I got this email today:
You’ve been chosen as the Einstein@Home user of the day!
Your profile will be featured on the Einstein@Home website for the next 24 hours.”
In 2005 I signed up to the Einstein@Home program that according to their site “uses your computer’s idle time to search for weak astrophysical signals from spinning neutron stars (often called pulsars) using data from the LIGO gravitational-wave detectors, the Arecibo radio telescope, and the Fermi gamma-ray satellite. Einstein@Home volunteers have already discovered about fifty new neutron stars, and we hope to find many more”. Being part of Einstein@Home just requires downloading a free software called BOINC, available on the website.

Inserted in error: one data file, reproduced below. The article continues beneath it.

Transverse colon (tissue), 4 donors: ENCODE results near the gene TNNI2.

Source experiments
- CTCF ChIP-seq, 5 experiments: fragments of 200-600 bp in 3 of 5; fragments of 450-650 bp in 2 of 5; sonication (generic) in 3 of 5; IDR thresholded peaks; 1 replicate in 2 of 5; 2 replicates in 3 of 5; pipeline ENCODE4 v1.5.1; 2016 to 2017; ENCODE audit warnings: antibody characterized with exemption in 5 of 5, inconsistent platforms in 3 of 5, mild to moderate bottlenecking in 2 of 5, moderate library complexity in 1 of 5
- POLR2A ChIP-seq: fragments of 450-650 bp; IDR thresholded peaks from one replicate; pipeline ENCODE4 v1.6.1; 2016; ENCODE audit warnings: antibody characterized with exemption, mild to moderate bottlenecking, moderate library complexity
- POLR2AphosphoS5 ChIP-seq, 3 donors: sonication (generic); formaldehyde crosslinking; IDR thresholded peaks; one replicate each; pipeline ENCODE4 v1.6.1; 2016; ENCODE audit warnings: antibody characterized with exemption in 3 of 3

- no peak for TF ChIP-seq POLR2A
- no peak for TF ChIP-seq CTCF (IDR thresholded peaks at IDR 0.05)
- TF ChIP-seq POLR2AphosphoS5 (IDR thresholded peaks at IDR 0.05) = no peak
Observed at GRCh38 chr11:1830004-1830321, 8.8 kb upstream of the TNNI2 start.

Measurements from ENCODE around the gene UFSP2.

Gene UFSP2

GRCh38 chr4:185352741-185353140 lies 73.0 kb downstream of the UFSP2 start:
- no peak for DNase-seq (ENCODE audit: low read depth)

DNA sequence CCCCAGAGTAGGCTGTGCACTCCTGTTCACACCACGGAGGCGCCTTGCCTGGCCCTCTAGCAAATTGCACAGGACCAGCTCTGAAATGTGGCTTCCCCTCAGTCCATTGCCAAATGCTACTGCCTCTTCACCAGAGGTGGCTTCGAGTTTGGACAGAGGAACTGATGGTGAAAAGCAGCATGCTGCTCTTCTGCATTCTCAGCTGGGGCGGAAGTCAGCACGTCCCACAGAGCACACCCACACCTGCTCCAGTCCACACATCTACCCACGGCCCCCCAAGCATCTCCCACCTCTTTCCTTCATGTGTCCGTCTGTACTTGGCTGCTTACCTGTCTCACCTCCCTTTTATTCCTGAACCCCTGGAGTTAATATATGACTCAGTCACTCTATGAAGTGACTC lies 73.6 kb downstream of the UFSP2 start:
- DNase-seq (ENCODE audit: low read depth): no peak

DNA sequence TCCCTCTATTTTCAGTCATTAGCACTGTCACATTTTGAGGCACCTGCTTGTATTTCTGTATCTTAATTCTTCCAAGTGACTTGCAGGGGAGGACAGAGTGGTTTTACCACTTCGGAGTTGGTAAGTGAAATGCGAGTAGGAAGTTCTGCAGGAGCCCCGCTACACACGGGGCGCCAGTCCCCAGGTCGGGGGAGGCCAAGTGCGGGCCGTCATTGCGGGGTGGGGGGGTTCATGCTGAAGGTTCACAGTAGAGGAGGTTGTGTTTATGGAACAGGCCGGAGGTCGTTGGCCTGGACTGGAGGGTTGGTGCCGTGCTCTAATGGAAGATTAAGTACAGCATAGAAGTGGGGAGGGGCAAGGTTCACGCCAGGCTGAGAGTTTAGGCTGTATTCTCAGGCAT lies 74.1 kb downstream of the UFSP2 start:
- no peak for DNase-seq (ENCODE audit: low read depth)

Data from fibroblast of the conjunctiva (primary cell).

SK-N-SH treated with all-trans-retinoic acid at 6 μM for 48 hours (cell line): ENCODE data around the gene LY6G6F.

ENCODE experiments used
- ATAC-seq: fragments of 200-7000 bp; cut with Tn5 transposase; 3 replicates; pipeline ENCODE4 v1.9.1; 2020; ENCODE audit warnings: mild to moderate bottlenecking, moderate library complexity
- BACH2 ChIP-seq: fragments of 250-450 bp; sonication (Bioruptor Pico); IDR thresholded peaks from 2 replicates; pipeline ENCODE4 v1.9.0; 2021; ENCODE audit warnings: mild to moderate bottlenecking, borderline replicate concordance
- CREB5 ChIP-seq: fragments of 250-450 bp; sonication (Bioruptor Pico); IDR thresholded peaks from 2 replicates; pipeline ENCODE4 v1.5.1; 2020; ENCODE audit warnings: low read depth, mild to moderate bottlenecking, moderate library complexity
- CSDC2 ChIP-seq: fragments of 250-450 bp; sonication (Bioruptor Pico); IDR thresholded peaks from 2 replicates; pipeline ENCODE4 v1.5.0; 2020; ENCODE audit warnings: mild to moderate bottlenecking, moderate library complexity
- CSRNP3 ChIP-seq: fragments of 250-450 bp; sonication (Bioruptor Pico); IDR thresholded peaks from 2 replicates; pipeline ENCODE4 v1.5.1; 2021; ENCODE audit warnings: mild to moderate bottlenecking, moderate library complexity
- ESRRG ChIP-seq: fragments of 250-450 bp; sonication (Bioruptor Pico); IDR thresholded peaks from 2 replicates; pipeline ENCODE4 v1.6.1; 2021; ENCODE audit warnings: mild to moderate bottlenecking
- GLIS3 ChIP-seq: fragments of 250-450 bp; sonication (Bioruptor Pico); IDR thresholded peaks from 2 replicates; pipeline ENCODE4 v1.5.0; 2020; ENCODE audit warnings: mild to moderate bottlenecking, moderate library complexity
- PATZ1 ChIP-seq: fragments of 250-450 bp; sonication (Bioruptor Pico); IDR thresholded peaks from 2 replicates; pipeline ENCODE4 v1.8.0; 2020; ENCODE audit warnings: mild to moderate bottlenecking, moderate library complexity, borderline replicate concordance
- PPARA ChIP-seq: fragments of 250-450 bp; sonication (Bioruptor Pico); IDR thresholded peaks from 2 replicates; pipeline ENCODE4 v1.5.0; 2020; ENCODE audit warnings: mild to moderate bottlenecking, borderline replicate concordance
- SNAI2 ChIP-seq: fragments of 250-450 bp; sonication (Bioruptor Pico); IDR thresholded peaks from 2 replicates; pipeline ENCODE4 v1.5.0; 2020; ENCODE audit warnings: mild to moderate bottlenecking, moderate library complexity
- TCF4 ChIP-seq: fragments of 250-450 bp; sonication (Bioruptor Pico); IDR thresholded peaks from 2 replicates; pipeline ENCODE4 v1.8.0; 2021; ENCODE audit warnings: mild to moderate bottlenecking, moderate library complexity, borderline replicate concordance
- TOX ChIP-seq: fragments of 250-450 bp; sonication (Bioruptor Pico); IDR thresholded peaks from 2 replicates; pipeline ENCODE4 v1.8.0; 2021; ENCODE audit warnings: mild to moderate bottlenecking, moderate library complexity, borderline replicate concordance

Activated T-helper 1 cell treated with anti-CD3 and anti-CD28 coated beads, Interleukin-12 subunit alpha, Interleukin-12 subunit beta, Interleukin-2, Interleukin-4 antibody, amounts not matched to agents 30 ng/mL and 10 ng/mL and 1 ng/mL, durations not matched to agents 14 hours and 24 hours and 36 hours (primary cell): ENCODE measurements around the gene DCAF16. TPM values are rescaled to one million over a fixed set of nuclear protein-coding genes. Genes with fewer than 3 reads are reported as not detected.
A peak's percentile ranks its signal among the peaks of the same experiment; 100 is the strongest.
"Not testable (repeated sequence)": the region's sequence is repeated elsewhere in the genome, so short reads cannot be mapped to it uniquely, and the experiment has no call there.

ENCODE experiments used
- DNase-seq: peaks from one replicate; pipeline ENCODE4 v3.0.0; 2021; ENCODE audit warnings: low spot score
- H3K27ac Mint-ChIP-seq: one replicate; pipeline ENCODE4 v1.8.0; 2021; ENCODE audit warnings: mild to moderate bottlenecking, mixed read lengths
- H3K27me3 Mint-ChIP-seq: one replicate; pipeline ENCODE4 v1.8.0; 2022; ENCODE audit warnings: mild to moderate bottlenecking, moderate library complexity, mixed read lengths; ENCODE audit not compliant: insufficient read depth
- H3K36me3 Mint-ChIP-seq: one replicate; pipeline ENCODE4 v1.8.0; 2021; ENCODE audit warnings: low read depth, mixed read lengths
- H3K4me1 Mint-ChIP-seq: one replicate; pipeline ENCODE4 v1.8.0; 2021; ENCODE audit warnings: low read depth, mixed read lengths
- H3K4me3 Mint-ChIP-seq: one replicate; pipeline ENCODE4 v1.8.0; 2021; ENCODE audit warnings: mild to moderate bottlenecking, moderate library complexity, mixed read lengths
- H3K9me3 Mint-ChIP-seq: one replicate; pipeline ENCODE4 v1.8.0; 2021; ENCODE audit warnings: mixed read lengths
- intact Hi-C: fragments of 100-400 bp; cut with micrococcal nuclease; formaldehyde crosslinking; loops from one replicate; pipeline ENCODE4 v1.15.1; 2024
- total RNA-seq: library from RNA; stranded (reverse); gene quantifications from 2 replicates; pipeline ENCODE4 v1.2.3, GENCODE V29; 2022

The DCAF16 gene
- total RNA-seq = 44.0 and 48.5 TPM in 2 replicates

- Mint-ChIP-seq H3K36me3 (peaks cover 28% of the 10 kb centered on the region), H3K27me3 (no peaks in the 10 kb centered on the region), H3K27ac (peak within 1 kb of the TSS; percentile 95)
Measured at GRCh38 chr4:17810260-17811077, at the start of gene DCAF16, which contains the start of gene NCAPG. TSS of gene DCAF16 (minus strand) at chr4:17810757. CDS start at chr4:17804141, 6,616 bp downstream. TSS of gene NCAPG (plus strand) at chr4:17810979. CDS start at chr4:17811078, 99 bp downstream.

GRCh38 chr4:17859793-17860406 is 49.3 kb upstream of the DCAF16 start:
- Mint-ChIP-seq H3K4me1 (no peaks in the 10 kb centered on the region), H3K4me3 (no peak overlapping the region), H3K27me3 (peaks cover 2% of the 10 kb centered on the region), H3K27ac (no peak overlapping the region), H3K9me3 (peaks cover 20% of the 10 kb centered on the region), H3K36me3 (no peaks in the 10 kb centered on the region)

Apparently my profile has been with them all these years, of which I did initially donate a little computer time, and I’ve been randomly selected to be on their website. It’s like being part of a lottery that you never knew…
As my profile shows my interests haven’t changed much since I was 13.